The warm morning sun faithfully shines this time of year and we enjoy every ray as we know rainy season is coming and bring with it, wet, cloudy and chilly. During this season between Easter and the rainy season, it’s busy with weddings. The long fasts of Easter are over and this is the only time of year when the Ethiopian Orthodox don’t have their fasting on Wednesday and Friday either. The paths aren’t bogged down in mud and it’s the ideal time for weddings.
(The boys play on the drums while they are not involved with the bridal party celebration)
Last Sunday morning, I was reflecting on WhatsApp chats with both of our family’s. I was feeling gloomy at how much we miss out on in our nieces and nephews lives. Additionally, in a few short months, we will have three new nieces. Our two babies are toddlers, giggling, talking and playing and know their extended family through pictures and very occasional FaceTime. I told Jon about feeling the heavy weight of separation from our families and friends. The day moved on and I forgot about this feeling in the midst of a morning of house church and worship. Jon and I were invited to a wedding within our village area but not a groom or bride we knew well. Our stomachs are worn down from all our Easter feasting so we both weren’t excited about the meat stews but also have appreciated weddings in the relational aspects.
We walked along the paths, following a friend, single file as we neared the hut and people were leaving who had already celebrated, eaten and drank the appropriate amount.
(Homemade beer is served in cow horn glasses.)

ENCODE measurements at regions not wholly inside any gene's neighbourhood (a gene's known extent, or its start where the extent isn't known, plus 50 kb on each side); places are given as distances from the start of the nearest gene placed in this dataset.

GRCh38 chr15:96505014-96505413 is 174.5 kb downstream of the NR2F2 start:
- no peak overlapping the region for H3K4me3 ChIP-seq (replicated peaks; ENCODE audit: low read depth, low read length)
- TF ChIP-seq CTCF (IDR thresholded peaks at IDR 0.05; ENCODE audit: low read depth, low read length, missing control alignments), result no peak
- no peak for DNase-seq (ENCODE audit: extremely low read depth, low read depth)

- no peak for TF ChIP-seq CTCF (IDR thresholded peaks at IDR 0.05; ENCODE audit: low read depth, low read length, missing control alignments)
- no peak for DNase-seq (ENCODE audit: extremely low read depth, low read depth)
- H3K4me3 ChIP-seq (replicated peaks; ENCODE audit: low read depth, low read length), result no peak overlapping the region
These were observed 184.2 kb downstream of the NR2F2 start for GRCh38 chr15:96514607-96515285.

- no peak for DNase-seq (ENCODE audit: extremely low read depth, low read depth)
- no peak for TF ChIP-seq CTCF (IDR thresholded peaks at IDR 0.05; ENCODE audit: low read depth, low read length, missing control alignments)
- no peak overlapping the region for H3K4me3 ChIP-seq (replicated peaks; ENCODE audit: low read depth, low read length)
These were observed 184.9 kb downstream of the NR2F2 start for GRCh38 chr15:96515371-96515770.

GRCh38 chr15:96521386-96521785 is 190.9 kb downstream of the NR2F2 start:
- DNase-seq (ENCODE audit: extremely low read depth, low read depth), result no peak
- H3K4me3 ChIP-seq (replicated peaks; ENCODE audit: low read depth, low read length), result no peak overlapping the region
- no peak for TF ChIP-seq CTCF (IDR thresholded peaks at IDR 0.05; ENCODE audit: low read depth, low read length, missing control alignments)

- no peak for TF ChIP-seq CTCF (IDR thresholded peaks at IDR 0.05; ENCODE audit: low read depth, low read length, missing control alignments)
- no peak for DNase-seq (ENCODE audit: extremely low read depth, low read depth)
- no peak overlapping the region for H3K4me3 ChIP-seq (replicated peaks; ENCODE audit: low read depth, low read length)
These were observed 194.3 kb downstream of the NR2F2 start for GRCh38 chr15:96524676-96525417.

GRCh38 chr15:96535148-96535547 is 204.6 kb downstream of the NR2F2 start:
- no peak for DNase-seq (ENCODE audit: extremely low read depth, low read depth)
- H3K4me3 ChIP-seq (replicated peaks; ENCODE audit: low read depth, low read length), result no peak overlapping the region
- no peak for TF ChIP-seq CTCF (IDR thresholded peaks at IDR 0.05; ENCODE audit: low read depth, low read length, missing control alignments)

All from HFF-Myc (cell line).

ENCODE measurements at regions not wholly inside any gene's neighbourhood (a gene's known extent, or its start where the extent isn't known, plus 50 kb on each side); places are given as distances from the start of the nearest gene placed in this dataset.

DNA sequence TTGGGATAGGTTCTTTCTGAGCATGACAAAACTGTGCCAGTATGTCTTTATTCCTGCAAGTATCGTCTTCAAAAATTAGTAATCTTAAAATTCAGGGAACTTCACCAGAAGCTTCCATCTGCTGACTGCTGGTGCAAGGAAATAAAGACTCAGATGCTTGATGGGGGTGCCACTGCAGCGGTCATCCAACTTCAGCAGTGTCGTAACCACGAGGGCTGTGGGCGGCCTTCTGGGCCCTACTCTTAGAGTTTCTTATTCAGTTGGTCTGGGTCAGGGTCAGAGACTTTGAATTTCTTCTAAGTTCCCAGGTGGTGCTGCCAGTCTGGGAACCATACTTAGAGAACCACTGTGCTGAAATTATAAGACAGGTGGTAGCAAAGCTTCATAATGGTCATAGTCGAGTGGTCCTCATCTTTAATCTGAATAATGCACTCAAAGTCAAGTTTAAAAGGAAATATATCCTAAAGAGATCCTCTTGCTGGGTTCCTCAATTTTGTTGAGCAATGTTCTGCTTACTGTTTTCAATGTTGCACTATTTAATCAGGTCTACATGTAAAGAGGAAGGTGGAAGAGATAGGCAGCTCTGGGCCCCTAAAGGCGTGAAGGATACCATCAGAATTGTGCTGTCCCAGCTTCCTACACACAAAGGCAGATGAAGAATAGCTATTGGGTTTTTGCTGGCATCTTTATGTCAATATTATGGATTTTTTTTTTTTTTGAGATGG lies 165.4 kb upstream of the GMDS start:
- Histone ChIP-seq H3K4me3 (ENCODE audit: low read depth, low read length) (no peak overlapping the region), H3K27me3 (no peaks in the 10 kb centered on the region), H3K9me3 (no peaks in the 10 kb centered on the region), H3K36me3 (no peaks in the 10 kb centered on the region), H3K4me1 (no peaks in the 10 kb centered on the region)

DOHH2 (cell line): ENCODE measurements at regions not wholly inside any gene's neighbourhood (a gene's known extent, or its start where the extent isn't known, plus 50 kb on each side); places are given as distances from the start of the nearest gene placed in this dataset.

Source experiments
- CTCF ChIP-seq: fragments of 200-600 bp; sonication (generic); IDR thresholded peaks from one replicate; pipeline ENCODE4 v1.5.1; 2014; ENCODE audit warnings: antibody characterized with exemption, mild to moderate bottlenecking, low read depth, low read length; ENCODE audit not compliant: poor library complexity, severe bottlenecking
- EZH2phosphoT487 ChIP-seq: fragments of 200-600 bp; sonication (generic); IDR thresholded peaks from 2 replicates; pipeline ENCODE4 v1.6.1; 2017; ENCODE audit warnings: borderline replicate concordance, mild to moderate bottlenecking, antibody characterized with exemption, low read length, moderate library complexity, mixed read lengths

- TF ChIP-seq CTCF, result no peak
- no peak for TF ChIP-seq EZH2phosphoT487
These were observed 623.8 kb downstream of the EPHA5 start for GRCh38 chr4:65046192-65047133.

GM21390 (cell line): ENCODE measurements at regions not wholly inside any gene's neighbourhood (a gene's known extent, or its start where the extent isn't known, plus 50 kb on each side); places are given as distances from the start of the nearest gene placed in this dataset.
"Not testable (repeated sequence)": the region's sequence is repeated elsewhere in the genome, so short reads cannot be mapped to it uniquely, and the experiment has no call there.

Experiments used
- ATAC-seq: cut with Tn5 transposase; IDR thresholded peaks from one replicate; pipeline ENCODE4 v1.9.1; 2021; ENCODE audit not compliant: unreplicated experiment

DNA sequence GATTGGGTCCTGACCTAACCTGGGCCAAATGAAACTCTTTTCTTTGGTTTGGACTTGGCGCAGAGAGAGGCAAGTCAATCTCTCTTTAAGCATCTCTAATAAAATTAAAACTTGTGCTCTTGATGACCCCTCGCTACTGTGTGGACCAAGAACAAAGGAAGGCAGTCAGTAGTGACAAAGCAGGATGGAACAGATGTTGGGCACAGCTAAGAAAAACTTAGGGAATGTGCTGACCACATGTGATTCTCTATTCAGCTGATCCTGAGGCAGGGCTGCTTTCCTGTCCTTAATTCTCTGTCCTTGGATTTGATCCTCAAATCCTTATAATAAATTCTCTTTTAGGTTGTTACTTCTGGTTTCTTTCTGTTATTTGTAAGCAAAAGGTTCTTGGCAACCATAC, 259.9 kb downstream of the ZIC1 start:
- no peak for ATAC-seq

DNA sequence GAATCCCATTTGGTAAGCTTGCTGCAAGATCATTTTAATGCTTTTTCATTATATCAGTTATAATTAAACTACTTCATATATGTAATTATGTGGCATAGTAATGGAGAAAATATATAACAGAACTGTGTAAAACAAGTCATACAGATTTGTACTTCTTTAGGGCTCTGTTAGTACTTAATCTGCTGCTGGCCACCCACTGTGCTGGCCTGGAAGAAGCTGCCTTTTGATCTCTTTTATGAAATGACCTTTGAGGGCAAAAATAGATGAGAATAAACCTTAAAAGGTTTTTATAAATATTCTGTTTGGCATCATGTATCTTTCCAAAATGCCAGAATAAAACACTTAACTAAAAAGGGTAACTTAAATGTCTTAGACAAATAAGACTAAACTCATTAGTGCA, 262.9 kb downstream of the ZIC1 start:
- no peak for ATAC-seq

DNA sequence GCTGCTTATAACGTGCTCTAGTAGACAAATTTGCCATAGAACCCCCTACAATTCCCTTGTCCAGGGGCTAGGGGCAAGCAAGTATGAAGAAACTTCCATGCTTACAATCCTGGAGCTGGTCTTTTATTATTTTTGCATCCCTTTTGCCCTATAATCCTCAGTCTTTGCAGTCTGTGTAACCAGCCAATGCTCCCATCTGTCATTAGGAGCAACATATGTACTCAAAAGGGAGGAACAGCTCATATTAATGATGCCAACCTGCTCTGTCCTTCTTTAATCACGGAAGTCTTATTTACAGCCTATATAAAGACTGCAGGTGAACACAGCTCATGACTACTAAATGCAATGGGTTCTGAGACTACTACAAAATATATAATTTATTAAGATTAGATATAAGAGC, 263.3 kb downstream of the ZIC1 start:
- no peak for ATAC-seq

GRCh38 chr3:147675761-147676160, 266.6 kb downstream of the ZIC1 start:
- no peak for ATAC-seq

A bright-faced young mom came towards us, ornately decorated basket of injera balanced on her head, baby wrapped in a scarf on her back. She greeted our friend and then looking to us, asked, “Who are these foreigners.” “They’re ours”. was his response. She broadly smiled and repeated, “Ok, they are ours”.
(Not the actual woman but a similar style basket)
We greeted and moved to onto the animal skins where we sat for the feast but the phrase, “They’re ours” has rolled around in my head. Father, thank you for this encouragement on a day when my “home” feels so far away!
(The bride and groom. They are actually very happy but following cultural standards, the bride needs to look sad the entire time in respect to her parents as it expresses her sadness at leaving her parents’ home. )
The Awi culture is a strong insider/outsider culture and we know we will never be Awi. Our neighbors from villages 10 minute drive away are considered outsiders but we thank God for the gift of the Awi allowing us to be “belonging outsiders”. We were recently invited into an Awi activity and as I thanked a member of the group who had been key in our invitation, he laughed and said, “Yes, little-by-little”
Thank you for prayers based on Easter follow-up. On our walk home, a group of young men followed to play soccer in the pasture.
They had all watched the Jesus Film. Jon asked them, “What was new for you in the story?” The leader replied, “It was all new! We learned many good teachings.” Continue to pray with us.